Me? I thought it was thought-provoking, and I would generally support the notion of an increase for the games, although perhaps only a doubling. Longer term, refer to the paper by the IFS prepared for the RAC foundation (that club which works for motorists, remember) which suggests that the only way to go long-term is road pricing which would recognise the “externalities” of traffic in different places and at different times, and perhaps charge £2 a mile in London during the day, and 5p a mile in Devon at night INSTEAD OF duties on fuel.

    1. Mel says:

      I am sure Mr Snow realises that my finding his proposal selfish and ridiculous has absolutely no reflection on how I find him himself. Channel 4 news is the only evening news I watch and trust and I have always trusted and admired Mr Snow’s reporting for the genuine heart felt conscience I believe he does it with and also because after the headlines are over he doesn’t forget or let us forget.
      Doesn’t mean to say though that when I find one of his proposals selfish and ridiculous I am not going to say so! I hope he doesn’t mind – after all he has spent his career trying to help break down barriers of freedom of speech and opinion in all countries and cultures including ours.

  10. Rachel says:

    Hello Jon,

    I like this idea, but then I would never drive into London myself. That would be madness! It costs me around £80 a shot to get into London and back home by train/tube etc, although it’s only a once in a while thing. It’s not the congestion charge that makes driving into London a total nightmare, it’s the congestion! The congestion charge is more of a club membership fee- a badge of honour even, for the surfeit of die-hard, you won’t ever get me on a train, I must drive right to my office desk, car drivers!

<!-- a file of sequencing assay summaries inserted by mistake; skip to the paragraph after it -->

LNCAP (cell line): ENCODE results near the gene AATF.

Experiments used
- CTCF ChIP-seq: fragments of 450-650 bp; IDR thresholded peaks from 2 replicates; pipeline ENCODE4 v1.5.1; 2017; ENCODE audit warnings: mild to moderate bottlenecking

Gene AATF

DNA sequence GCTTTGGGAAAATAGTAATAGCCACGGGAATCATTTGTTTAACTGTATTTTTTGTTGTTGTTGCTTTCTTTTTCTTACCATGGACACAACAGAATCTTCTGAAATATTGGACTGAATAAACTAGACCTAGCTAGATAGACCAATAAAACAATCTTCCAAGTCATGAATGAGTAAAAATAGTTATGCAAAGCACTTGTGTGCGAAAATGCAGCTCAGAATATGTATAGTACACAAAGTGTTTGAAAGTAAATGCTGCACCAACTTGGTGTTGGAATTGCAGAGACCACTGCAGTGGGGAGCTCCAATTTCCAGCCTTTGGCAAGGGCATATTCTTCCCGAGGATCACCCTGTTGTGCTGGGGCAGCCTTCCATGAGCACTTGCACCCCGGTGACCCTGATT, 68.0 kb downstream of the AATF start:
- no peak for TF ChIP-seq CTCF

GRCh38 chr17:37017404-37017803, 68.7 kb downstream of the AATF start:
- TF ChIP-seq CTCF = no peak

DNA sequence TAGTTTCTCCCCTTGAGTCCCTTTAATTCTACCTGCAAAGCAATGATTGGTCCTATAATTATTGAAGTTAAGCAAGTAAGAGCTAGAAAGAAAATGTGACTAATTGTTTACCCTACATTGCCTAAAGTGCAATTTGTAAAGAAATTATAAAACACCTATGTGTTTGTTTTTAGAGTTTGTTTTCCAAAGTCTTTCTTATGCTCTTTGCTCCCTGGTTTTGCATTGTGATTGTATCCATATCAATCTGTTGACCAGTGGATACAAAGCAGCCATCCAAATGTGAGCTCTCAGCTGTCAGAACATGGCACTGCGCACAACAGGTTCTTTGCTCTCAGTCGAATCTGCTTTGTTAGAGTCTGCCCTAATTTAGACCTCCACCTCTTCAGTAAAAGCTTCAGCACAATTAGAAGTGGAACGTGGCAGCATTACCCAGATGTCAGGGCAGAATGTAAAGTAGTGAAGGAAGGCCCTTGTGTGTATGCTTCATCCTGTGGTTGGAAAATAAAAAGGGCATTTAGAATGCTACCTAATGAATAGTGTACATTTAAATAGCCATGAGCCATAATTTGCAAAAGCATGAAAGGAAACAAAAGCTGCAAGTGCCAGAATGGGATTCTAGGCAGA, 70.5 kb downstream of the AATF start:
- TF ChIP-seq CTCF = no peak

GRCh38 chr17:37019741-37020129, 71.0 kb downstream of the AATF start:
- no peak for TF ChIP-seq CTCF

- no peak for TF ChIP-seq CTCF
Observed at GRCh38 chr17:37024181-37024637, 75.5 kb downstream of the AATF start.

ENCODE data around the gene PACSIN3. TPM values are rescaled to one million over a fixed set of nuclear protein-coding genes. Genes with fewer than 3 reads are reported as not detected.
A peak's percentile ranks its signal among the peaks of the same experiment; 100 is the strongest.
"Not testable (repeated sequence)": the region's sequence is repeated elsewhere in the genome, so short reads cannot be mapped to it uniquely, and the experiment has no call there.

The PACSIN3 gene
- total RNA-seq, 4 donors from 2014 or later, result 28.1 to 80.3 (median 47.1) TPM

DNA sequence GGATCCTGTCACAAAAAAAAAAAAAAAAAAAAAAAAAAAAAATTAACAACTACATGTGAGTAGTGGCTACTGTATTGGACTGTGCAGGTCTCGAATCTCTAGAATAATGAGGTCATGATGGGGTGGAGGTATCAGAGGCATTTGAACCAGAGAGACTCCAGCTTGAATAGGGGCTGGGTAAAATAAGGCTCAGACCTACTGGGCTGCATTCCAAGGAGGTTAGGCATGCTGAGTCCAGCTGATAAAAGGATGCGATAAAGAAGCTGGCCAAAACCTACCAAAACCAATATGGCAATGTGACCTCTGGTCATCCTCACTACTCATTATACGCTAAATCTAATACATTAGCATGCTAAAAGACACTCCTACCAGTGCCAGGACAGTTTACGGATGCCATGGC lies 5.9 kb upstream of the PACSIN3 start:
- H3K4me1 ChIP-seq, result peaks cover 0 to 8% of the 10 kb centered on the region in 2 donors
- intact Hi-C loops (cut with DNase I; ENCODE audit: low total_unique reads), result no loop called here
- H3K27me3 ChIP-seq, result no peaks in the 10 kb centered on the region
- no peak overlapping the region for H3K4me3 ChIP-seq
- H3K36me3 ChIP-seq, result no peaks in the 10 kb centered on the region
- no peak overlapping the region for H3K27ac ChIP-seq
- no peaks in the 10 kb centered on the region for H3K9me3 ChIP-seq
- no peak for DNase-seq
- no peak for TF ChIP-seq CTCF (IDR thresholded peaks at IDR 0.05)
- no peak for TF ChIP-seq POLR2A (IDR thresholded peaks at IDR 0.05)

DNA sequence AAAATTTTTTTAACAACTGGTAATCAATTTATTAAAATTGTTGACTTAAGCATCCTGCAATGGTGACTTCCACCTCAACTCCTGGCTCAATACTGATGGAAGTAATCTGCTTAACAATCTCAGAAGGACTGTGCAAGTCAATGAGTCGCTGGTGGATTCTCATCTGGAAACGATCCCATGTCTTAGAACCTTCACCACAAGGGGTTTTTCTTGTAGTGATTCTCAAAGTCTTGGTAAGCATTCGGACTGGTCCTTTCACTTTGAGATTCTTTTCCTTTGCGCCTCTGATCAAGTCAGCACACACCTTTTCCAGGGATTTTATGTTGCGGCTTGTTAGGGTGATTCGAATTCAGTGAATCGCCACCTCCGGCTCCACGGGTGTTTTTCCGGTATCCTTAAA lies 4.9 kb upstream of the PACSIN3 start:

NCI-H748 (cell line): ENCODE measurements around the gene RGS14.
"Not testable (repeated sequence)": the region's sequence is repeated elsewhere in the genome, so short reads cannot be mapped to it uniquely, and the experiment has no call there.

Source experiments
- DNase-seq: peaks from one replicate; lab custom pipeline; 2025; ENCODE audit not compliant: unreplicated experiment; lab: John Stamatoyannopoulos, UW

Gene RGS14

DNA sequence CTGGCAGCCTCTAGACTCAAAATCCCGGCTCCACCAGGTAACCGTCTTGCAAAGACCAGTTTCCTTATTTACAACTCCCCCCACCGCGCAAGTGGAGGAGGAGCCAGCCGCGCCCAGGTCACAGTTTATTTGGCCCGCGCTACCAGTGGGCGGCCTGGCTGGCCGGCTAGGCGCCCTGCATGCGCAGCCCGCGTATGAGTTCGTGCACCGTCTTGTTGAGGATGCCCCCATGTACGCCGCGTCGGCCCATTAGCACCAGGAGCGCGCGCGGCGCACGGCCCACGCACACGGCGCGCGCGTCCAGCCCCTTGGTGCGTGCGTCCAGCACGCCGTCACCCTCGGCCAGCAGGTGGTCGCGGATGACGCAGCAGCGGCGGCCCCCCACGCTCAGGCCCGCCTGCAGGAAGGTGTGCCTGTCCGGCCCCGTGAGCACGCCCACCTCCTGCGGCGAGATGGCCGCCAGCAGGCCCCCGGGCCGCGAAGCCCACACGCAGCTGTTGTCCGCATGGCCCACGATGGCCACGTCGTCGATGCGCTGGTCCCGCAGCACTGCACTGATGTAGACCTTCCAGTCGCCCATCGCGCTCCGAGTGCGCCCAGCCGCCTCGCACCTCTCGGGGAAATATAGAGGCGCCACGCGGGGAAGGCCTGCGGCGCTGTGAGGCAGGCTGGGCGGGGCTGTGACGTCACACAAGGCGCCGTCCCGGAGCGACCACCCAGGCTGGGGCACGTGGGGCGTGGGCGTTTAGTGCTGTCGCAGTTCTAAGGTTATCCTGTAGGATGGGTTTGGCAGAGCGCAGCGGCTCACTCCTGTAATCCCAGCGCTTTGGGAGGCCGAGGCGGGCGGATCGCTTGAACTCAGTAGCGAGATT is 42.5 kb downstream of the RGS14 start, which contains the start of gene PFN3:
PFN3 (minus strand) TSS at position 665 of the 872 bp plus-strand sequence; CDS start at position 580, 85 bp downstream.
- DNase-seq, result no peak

laters

    Rachel

  11. David J says:

    My business has already been hit severely because of opportunistic and greedy banking policy, which has not been helped by poor government fiscal controls.

    Now London is effectively closing down for 2 months and it is being suggested that I should be penalising further with an increased congestion charge. This additional loss of business could be catastrophic for my business.

    Whoever suggests making it even more difficult for businesses should take the responsibility of the employing the real people after their short sighted edicts have cost them their jobs. In my case its 15 people and lets not forget their families who rely on their continued employment.

  12. daniel says:

    I say Jon for Mayor.

    I was in favour of the congestion charge when it came in and it couldn’t agree more that it has just become a tax… I know many people who stopped driving into town from the suburbs (shepherds bush, ealing) because back then it was expensive, now it’s minimal inconvenience and does need a hike… though £100 might be a little excessive.

    With a bit of investment around means testing for those that really need it and obvious exceptions for cleaner vehicles… i would love to see a price hike and less vehicles on the roads. Even though those changes would effect me, it would make for a better london.

  13. PAVEL131 says:

    I am a construction worker, working and living within four miles of the Olympic site.
    A little know OC edict is that all construction sites within a four mile radius will close down for the whole of the Olympics fiasco, for approx six weeks; laying off thousands of workers, including myself. SO THAT’S ALL RIGHT THEN?

  14. tim ducket says:

    what a twat more payments on the hidden tax!!!!
    have 3 vans in london trying to deliver goods and you want to make my company bankrupt tku